When it finally came out to the U.S. in 1990, it received critical acclaim from critics and gamers saying it was not only the best Mario game released at that point, but it was the best NES game ever made. Even still to this day, people regard Super Mario Bros. 3 as the best in the series and as one of the greatest games ever made. In my opinion, it certainly is an amazing game. It was the first Mario game I've ever played and I have had fond memories of it trying my hardest to pass through the levels. It was also a very influential game that would be a benchmark for the entire series. The inclusion of the overworld layout, the multiple powerups, the new enemies introduced, the minigames, the different themed levels, the music, and more makes this game very well regarded as a major step up from Super Mario Bros. 2. While it's certainly not my favorite Mario game, it's up there on the top 5. It's still a very fun game to play if you haven't checked it out yet.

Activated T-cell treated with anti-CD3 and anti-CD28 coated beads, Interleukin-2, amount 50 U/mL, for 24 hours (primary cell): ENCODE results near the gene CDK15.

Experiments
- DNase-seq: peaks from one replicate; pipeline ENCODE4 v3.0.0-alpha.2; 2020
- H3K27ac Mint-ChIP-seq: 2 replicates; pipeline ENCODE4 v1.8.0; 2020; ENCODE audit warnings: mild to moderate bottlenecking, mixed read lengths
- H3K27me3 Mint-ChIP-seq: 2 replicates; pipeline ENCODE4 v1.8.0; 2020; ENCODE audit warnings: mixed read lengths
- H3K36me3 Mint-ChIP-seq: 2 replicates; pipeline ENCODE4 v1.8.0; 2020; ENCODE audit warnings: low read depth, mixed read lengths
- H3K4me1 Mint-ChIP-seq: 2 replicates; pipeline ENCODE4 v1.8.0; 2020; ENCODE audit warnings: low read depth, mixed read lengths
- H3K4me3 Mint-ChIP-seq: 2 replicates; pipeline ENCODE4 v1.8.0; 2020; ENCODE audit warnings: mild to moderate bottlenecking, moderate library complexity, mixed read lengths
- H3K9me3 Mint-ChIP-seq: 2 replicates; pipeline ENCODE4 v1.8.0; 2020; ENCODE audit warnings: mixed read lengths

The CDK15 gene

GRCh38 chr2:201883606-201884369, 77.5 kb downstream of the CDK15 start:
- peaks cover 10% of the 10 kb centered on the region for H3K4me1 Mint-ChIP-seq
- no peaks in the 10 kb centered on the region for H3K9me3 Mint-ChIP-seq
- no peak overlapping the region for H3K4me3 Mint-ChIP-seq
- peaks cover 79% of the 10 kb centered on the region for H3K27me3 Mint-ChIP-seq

That's all for now. Tune in next time as we take a break from the console games and towards Nintendo's first handheld, the Game Boy, to review Super Mario Land.


Hope to see you around Old School Lane soon. Thanks for reading.